Glybera is a gene therapy that helps restore LPL enzyme activity, which is critical to removing fat-carrying chylomicron particles in the intestines following a fat-containing meal. Specifically, it treats an extremely rare condition known as familial lipoprotein lipase deficiency, which affects only one in 1 million people -- thus Glybera's market potential is only around 150 to 200 people in the EU. Primary care physicians administer the drug in a one-time series of up to 60 intramuscular injections in a patients' legs.
When you consider its one-and-done dosing and extremely small patient pool, it's slightly less shocking that UniQure settled on a 1.1 million euro price tag for Glybera.
2. Soliris: $700,000 wholesale cost per year
Alexion Pharmaceuticals' (ALXN) Soliris has actually been the most expensive drug in the world for years, so seeing it fall out of the top spot may come as a surprise to many. Within the U.S. Soliris had a wholesale cost of nearly $537,000 last year, but the Patented Medicines Price Review Board notes that Soliris' annual cost in Canada can be as high as $700,000 per patient.
Soliris has two current indications: as a treatment for paroxysmal nocturnal hemoglobinuria (PNH), and as a treatment for atypical hemolytic uremic syndrome. Both are very rare indications with no current competition, thus the ability of Alexion to command such a high price tag for Soliris. More importantly, patients with PNH often live for 10 to 15 years following their diagnosis, so despite a small patient population, Alexion has a source of long-term recurring revenue with Soliris. After delivering $2.2 billion in revenue in 2014, Alexion is projected by Wall Street to more than double to $5 billion in 2018, mostly on the heels of Soliris.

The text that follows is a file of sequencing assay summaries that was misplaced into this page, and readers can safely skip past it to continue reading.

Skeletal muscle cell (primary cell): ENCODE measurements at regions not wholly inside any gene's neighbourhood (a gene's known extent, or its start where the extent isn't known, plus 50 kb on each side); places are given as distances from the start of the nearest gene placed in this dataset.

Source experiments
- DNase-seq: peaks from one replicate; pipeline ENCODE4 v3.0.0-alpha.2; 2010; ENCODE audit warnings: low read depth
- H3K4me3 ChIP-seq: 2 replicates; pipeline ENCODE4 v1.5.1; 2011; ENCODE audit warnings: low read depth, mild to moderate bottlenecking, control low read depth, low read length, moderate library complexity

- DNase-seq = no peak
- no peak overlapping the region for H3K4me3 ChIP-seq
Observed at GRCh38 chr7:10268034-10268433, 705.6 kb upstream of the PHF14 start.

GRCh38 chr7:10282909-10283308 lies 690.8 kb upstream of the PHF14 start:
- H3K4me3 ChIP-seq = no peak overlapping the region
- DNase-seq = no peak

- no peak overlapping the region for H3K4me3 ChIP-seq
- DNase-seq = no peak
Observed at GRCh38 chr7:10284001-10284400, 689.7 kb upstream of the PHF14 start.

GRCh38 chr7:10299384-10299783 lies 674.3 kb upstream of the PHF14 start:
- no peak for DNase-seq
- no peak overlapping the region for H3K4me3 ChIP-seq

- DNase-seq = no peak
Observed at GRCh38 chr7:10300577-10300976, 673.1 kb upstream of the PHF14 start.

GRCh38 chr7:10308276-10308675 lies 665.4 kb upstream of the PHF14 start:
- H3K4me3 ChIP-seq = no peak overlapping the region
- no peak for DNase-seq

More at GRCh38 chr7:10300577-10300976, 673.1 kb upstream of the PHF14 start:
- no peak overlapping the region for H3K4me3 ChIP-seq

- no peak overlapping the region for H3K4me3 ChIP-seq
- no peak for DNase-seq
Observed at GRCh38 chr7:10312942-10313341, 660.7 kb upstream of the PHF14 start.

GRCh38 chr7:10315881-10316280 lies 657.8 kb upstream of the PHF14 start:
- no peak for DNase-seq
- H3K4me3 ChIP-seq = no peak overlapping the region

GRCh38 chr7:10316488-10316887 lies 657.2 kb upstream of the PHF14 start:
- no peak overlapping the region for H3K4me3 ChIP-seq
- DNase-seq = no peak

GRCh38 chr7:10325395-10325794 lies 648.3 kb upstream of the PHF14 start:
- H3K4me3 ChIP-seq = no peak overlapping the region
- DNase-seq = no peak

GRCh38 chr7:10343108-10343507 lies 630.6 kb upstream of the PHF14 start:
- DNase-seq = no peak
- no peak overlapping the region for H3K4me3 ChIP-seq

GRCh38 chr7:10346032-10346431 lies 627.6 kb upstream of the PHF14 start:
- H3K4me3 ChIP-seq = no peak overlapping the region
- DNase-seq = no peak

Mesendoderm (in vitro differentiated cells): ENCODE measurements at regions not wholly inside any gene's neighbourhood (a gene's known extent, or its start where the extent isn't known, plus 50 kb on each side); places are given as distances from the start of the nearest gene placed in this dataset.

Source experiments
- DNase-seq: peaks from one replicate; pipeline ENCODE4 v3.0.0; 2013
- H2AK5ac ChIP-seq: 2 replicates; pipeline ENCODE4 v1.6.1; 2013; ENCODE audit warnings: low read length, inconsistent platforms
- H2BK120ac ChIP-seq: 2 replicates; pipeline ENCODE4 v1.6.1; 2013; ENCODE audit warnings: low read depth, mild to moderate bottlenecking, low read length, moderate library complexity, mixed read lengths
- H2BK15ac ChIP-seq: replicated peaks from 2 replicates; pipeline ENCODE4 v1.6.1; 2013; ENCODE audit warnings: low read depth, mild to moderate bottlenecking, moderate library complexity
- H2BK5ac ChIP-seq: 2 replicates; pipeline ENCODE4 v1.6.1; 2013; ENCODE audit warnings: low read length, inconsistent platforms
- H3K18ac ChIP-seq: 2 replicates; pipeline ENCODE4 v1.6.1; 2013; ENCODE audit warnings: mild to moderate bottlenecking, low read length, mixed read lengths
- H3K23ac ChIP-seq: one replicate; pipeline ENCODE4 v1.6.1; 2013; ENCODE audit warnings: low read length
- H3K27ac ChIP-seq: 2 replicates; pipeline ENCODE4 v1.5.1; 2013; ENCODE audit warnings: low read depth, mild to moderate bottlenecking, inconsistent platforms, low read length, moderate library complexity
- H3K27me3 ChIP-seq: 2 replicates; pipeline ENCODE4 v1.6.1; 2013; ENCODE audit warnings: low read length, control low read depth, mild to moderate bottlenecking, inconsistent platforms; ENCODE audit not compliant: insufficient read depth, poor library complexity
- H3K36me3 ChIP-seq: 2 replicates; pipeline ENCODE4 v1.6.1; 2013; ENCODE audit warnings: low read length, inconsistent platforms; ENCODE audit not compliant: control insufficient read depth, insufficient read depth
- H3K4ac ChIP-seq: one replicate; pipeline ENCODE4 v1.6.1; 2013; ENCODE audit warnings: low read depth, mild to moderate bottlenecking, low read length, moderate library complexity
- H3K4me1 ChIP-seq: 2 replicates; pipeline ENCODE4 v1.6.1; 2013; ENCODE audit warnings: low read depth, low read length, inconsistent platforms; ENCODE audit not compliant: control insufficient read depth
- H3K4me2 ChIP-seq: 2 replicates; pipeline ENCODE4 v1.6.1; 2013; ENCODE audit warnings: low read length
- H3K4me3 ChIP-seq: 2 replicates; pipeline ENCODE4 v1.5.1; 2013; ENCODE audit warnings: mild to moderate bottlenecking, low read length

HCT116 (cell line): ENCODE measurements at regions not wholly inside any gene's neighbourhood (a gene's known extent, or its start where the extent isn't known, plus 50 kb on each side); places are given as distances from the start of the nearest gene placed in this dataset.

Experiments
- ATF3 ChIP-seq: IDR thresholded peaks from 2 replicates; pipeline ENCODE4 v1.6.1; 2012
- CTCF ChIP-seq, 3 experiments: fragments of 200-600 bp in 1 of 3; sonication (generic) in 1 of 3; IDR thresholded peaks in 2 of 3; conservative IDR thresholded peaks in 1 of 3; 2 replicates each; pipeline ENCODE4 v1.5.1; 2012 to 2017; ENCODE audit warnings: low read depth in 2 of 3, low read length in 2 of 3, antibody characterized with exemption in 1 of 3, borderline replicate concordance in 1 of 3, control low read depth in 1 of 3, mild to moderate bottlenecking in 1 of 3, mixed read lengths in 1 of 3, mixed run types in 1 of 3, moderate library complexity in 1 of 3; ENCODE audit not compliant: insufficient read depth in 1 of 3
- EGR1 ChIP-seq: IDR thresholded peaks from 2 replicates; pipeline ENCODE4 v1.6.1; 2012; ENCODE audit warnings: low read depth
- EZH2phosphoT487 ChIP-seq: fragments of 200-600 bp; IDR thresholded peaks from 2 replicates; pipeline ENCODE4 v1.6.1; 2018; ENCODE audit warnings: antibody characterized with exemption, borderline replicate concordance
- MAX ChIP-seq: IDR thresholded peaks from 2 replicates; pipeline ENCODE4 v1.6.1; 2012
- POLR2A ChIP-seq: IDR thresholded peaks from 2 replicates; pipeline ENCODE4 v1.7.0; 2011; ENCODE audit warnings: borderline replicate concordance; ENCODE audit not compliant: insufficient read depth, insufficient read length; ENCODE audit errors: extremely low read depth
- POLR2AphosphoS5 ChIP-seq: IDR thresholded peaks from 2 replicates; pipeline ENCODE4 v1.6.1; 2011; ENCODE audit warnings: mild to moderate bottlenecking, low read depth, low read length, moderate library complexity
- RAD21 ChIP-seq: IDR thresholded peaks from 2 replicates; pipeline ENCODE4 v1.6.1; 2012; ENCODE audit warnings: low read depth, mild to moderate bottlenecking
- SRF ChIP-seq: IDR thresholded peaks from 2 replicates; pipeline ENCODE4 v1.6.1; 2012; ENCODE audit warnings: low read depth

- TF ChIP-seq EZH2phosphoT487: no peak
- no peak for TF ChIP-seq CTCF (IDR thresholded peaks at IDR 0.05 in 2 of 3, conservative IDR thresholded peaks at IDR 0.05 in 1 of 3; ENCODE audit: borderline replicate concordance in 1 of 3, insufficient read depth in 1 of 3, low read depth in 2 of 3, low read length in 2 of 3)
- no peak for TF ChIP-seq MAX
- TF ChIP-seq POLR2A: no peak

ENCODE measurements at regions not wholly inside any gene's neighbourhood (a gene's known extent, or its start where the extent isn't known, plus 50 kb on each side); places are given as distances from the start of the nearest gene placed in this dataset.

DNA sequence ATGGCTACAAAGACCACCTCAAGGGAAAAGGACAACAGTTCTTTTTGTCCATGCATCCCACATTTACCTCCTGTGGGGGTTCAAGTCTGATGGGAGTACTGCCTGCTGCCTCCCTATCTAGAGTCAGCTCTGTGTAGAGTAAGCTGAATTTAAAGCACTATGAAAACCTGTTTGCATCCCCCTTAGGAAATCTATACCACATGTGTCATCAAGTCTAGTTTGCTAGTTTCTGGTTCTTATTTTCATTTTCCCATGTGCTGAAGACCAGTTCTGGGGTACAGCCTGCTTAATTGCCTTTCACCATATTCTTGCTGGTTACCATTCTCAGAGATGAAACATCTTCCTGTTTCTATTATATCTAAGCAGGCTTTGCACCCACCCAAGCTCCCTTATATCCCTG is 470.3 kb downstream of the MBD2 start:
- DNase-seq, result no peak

3. Naglazyme: $485,747 wholesale cost per year (based on 2014 pricing)
Based on data provided by FiercePharma last year, BioMarin Pharmaceutical's (BMRN -0.86%) Naglazyme will handily take the third spot, with an annual cost approaching a half-million dollars. I looked far and wide for an update on pricing for Naglazyme in 2015, but not a trace of an update was to be found. That's probably because the drug is only prescribed to a few dozen patients on a per year basis, according to EvaluatePharma.
Naglazyme is an enzyme replacement therapy designed to treat a disease known as mucopolysaccharidosis type VI, which is also known as Maroteaux-Lamy syndrome. This is a progressive disease that can cause organ enlargement and skeletal abnormalities, and it often leads to shortened life expectancies for those diagnosed.
4. Vimizim: $380,000 wholesale cost per year
BioMarin Pharmaceutical, a rare disease specialist, also brings us the fourth-most expensive drug in the world with Vimizim.
Vimizim, with its $380,000 per year cost, is an enzyme replacement therapy that's given as a weekly infusion to treat Morquio A syndrome, a disease characterized by the body's inability to break down long-chain sugar molecules. An estimated 800 people have Morquio A in the United States, and Vimizim's developed world market is believed to be about 3,000 people. Analysts predict that despite its relatively small market potential, Vimizm could generate up to a half-billion in sales annually at its peak for BioMarin.
5. Elaprase: $375,000 wholesale cost per year (based on last update in 2010)
Lastly, the spot as fifth-most expensive drug in the world goes to Shire's (NASDAQ: SHPG) Elaprase, an enzyme replacement therapy designed to treat patients with mucopolysaccharidosis II, or Hunter syndrome. You'll note the last conclusive pricing data on Elaprase comes to us from 2010 when it ran $375,000 per year on a wholesale level, but there's little reason to believe its price has fallen since that time with no added competition to the Hunter syndrome indication.
Patients with Hunter syndrome lack an important enzyme (iduronate-2-sulfatase) that helps with the removal of long-chain sugar molecules. If these glycosaminoglycans aren't removed from a patient's body, it can lead to progressive organ decline, specifically of the heart, lungs, liver, and spleen. Incidence of the disease is fairly low, with the EU reported one case per every 140,000-156,000 births.
With little standing in the way of higher prescription drug prices, annual costs in the high six-digit range could soon become a norm in the orphan disease space.